The Running Objection

When a trial court commits error in admitting evidence, it’s a lot like the proverbial tree falling in the woods.  If no objection is lodged, it’s as if no one was in the woods to hear the sound.

Texas Rule of Appellate Procedure 33.1(a) requires that in order to preserve error for appellate review, a party must make a timely, specific objection and obtain a ruling on that objection. A corollary is that even if error is preserved by timely objection and ruling, prior or subsequent presentation of essentially the same evidence without objection will cure the error.  Consequently, all good trial lawyers understand the need to object each time objectionable evidence is offered or risk forfeiture of complaint on appeal.

Compare these rules with yet another which has also been generally accepted in the law:  When a party makes a proper objection to the introduction of certain testimony and is overruled, it may be assumed that the judge will make the same ruling as to other offers of similar evidence, and the attorney is not required to repeat the objection.  Sauceda v Kerlin, 164 S.W.3d 892, 920 (Tex App.–Corpus Christi, 2005) (reversed on other grounds in Kerlin v. Sauceda, 263 S.W.3d 920 (Tex. 2008).

How can these seemingly contradictory rules be reconciled?  It may depend on whether the case is being tried to the court or to a jury.  In some cases involving bench trials, appellate courts seem to dispense with the requirement for ongoing objections on a subject once the court has ruled.  Crispi v. Emmott, 337 S.W.2d 314 (Tex. Civ. App. — Houston 1960); Bunnett/Smallwood & Co. v. Helton Oil, 577 S.W.2d 291 (Tex. Civ. App. — Amarillo 1979).  However, in most cases, particularly those involving jury trials, the only way for error to remain preserved – short of continuous and repetitive objections – is to obtain a running objection.

The running objection is a procedural device which permits an attorney to lodge one objection which applies to all testimony relating to a particular line of questioning.  Unfortunately, because the running objection is a creature of common law, there is no specific rule to guide attorneys in the proper procedure for invoking its use.  Traditionally, however, attorneys will request a running objection after one or two objections on a similar subject matter have been lodged and overruled.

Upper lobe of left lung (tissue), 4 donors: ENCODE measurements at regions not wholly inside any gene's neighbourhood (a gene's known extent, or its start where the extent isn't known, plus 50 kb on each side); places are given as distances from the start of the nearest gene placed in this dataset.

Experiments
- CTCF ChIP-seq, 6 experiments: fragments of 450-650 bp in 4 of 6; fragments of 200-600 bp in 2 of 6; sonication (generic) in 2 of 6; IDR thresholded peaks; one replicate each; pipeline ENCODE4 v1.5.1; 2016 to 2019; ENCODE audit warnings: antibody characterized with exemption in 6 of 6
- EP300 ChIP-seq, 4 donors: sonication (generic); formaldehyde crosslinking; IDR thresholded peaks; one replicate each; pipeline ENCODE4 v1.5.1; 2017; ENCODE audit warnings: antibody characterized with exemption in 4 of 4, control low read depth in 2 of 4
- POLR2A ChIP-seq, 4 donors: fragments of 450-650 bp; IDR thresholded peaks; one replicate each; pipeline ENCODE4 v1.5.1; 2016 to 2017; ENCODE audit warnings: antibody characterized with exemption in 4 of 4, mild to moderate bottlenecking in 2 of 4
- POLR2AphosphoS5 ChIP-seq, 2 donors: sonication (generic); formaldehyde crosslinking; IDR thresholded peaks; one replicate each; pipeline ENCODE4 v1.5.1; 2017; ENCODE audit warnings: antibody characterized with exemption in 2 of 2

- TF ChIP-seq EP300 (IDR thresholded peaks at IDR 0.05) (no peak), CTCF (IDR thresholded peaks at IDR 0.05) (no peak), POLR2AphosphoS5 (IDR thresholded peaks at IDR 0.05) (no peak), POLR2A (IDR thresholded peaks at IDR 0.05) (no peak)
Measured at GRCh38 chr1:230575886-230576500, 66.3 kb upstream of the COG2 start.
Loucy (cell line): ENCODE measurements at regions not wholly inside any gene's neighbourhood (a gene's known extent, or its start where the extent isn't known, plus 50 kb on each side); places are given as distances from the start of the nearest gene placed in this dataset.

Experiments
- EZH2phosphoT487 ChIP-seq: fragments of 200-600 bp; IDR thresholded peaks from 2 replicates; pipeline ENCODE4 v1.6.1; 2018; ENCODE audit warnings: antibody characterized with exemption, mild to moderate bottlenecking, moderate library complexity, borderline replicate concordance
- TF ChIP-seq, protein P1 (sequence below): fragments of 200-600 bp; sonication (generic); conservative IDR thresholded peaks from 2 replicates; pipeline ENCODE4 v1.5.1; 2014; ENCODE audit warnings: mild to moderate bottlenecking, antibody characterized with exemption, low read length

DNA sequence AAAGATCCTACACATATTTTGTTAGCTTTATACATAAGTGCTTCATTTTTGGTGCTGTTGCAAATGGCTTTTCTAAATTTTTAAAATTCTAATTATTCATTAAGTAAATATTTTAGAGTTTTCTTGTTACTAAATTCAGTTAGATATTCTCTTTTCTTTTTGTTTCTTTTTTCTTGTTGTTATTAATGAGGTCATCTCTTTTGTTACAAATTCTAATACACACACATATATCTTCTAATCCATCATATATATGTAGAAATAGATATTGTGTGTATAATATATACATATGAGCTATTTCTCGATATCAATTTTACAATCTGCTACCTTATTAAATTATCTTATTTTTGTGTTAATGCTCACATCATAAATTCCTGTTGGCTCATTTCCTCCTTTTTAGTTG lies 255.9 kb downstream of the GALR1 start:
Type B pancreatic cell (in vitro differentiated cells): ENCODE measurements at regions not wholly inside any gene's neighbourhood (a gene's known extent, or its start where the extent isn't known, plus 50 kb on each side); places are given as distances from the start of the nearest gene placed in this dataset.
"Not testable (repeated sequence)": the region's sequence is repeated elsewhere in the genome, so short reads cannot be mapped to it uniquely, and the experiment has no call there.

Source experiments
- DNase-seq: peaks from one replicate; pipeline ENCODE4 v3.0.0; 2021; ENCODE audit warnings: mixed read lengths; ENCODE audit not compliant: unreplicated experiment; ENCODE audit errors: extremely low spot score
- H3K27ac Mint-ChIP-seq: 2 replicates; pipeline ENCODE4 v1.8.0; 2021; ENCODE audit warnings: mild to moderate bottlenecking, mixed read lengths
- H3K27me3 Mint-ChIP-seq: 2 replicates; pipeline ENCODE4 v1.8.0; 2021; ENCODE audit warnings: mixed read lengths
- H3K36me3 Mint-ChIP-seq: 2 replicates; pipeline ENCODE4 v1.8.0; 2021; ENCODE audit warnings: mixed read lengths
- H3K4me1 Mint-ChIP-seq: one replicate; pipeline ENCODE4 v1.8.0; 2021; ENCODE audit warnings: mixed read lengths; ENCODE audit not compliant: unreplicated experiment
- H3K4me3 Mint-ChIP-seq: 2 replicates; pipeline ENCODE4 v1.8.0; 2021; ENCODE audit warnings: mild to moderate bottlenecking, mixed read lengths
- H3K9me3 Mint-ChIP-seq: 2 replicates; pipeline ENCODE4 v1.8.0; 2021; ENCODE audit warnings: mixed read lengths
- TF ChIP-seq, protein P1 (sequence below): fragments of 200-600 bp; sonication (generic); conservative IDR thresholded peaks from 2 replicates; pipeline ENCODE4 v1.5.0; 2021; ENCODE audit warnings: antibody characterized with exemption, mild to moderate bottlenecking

A running objection which has been properly requested will satisfy the TRAP 33.1(a) requirements for preservation of error on appeal.  Leaird’s, Inc. v. Wrangler, Inc., 31 S.W.3d 688, 690-691 (Tex. App. — Waco, 2000).  However, the protection afforded by a running objection is limited.  Care should be taken in articulating the running objection, as it will be effective only as to questions which fall squarely within its stated scope.  It should be specific and unambiguous, City of Fort Worth v. Holland, 748 S.W.2d 112, 113 (Tex. App. — Fort Worth 1988), and should also clearly identify the source and specific subject matter of the expected objectionable evidence.  Volkswagen of America, Inc. v. Ramirez, 159 S.W.3d 897, 907 (Tex. 2004). 

Some courts have held that the scope of a running objection is limited to similar evidence elicited from the same witness.  Leaird’s, Inc. v. Wrangler, Inc., 31 S.W.3d 688, 690-691 (Tex. App. — Waco, 2000).  Others allow a broader application, extending it to all testimony pertaining to the same type of evidence, as long as the running objection has been “properly framed” to embrace testimony elicited from other witnesses.  Huckaby v. A.G. Perry & Son, Inc., 20 S.W.3d 194 (Tex. App. — Texarkana 2000). 

The most recent Texas Supreme Court case which addresses the use and limitations of a running objection is the 2004 decision in Volkswagen, 159 S.W.3d 897.  In that case, Volkswagen requested a running objection to the introduction of a television news report interview of an unidentified witness to the collision at issue.  Before trial, Volkswagen lodged a hearsay objection to “showing that videotape and… to any reference to any alleged witness and… any reference to…what he may or may not have seen out there.”  The trial court overruled the objection, but granted a running objection.  Thereafter, the jury viewed a videotape of not only the witness interview, but also of the news reporter’s additional commentary regarding her conversation with the witness. 

The Supreme Court held that Volkswagen’s initial objection to the evidence complied with TRAP 33.1(a) and its requested running objection clearly identified the source and specific subject matter of the expected objectionable evidence. By “plainly identi(fying) the source of the objectionable testimony, the subject matter of the witness’s testimony and the ways the testimony would be brought before the jury,” Volkswagen, through its running objection, “preserved the complaint not only to the unidentified witness’s testimony but also to the reporter’s testimony concerning what the witness said.” Id.at 907.

Three notes of caution:  

  1. Even after a running objection has been granted, an attorney should remain vigilant as to the questions asked and answers given.  If subsequent testimony is objectionable on grounds which weren’t included in the original running objection, then the new grounds for objection must be asserted in a timely manner or they will be waived.
  2. Make sure you receive a ruling on your request for a running objection, or you may waive that, too.  Diversified Energy Products, Inc. v. Texas Development Co., 1999 WL 93265 (Tex.App.-Hous. (14 Dist.) Feb 25, 1999) (not designated for publication); City of Fort Worth, at 113.
  3. When in doubt, re-urge the objection and the request for a running objection. (It can’t hurt.

— Bonnie Sudderth, Judge of the 352nd District Court of Tarrant County, Texas

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